Prices of the industrial products would, as a result, experience a relative rise. In fact, according to some economists this encouragement is necessary if the manufacturing sector has to have a sufficiently wide home market for its expansion.

Method # 6. Voluntary Investment by Agriculturist:

Voluntary Investment by agriculturists in the industrial sector is another method suggested for providing capital to it. This method will be more successful if the industrial projects are located in the rural area and are, somehow or other, connected with some aspects of rural development.

Method # 7. Use of Disguisedly Unemployed Labour:

This method can be used even when agriculture is still traditional in character. Suggestion in this regard was originally put forth by Nurkse. According to him, in the underdeveloped, over populated countries, there is a huge amount of labour in the agricultural sector whose marginal productivity is zero.

This part of the labour is disguisedly unemployed. It can be shifted to the non-agricultural sector and used in creating certain social assets, without additional cost to the society. This type of labour can be used, for example, for digging canals, building roads, carving embankments and for the creation of other important forms of overhead capital, though of a crude type, because of its unskilled nature.

This suggestion, on the face of it, is quite logical. However, the main problem in this connection is the identification and mobilisation of the surplus labour.

Method # 8. Mopping up of the Savings of the Agriculturists:


Agriculturists, especially the big farmers, too, save. Various institutions like banks can be set up in the rural areas to mop up the unspent part of the incomes earned by them. The results can be more encouraging if attempts are simultaneously made to discourage the agriculturists from wasting their income on drinking, litigation and on various social ceremonies like marriages, births etc.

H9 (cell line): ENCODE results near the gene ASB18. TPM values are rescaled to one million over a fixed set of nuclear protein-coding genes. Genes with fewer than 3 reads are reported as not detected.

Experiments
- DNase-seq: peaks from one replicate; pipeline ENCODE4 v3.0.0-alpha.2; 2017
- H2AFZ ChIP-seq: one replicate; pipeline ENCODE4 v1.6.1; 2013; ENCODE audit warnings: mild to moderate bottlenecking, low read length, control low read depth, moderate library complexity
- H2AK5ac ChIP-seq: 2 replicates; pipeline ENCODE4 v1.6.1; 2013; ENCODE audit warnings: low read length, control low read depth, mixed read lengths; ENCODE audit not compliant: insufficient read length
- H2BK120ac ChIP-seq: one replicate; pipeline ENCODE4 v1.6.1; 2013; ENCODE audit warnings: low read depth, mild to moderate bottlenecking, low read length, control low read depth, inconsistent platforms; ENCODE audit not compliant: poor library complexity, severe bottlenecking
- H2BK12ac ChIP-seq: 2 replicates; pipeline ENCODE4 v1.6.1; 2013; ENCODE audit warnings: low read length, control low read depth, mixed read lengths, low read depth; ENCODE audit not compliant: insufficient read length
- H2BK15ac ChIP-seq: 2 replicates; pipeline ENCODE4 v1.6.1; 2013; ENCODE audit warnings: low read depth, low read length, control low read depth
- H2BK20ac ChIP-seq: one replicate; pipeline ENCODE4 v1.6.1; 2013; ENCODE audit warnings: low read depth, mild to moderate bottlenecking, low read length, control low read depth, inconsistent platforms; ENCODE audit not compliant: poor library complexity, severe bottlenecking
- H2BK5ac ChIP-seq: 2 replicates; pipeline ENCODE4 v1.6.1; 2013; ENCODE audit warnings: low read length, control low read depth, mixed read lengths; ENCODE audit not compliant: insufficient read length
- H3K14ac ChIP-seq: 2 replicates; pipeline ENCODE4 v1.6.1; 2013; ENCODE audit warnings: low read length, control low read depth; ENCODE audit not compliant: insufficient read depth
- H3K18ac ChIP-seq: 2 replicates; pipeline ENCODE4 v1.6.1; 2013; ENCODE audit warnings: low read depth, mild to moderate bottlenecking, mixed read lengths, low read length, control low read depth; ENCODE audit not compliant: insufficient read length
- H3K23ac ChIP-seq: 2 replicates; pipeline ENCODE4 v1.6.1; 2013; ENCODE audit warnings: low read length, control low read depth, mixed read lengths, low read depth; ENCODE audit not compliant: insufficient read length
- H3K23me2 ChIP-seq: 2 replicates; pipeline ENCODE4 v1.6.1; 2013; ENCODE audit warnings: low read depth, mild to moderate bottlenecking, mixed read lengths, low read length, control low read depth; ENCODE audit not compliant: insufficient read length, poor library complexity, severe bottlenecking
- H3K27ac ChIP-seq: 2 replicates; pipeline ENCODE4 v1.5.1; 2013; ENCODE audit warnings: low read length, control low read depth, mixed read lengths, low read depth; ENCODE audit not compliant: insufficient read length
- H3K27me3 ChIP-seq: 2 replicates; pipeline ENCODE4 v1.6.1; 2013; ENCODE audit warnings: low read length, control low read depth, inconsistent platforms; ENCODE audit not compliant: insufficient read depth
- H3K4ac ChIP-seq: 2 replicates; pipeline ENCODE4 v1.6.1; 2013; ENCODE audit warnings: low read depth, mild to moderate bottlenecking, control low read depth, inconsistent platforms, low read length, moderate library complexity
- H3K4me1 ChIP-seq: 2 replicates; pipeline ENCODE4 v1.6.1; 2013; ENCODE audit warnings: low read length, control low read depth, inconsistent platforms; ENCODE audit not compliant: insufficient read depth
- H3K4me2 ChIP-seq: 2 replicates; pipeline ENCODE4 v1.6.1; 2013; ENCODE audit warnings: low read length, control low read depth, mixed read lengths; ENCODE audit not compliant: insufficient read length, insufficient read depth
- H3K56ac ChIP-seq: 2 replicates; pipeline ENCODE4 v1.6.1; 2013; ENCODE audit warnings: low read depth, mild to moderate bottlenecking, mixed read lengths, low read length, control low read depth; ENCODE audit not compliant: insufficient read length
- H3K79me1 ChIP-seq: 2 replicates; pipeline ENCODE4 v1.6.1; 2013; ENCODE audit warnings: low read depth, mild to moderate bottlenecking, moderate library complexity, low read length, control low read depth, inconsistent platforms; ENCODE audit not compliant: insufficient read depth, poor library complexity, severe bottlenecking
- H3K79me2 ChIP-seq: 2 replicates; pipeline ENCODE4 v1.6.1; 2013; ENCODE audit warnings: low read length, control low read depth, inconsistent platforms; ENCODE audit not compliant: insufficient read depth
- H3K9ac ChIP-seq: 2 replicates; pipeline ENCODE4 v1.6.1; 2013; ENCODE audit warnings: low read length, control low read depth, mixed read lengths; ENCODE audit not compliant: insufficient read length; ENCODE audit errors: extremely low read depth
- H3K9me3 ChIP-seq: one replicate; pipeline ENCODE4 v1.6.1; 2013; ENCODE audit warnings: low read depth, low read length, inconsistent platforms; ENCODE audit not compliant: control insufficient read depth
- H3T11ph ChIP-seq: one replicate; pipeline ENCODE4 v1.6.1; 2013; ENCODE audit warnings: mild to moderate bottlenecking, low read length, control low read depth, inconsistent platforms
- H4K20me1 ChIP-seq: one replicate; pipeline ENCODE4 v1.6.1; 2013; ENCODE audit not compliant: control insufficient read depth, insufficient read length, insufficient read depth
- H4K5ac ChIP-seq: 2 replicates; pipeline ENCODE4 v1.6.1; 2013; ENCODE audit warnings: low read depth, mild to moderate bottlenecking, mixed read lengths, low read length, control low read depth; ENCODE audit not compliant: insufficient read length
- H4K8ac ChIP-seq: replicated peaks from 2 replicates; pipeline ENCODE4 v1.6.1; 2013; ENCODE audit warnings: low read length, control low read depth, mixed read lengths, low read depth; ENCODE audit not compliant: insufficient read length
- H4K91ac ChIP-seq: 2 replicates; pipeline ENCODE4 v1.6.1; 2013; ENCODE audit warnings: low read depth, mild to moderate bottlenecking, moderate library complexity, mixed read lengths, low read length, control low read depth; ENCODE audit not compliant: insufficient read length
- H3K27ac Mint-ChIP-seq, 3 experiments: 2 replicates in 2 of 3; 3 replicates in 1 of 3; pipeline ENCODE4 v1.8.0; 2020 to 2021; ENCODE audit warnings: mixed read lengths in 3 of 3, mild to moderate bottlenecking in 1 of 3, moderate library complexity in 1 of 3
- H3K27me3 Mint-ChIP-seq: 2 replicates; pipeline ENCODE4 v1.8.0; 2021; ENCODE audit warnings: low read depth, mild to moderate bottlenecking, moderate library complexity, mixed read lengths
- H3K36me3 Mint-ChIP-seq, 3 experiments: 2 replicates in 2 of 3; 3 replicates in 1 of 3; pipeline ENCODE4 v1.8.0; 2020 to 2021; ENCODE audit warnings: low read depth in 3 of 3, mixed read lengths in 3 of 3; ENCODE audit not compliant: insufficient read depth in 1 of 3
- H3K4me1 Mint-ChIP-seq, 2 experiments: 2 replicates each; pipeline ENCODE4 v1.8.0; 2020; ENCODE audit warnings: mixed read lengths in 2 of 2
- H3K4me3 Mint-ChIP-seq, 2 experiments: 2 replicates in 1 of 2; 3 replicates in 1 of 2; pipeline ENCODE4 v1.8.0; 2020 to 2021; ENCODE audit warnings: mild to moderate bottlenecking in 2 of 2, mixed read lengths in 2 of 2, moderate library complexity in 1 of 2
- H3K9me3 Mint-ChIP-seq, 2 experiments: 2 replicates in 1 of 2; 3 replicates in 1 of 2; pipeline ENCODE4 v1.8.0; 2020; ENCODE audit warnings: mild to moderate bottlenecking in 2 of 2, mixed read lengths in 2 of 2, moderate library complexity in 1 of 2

Bryce has made two suggestions with regard to mobilisation of finances from the rural area. Both of these seem to be relevant in the present context. Firstly, most of the underdeveloped economies have recently gone through the exercise of land reforms, especially that of the abolition of intermediaries and absentee land lords. They have been paid compensation in the form of long term bonds. The bond money should be mopped up for development of the non -agricultural sector through various incentives.

Secondly, the recent ‘green revolution’ in a number of countries, has resulted in greater demand for agricultural land and therefore, in high land prices. Not only, should this investment in land be discouraged through tax on capital gain on sale of land and on current income from agriculture, but also, efforts should be made to get the funds received by the sellers of land (in case such a sale takes place) channeled for the development of the non-agricultural sector. He calls this measure as conversion of ‘land capital’ into industrial capital’.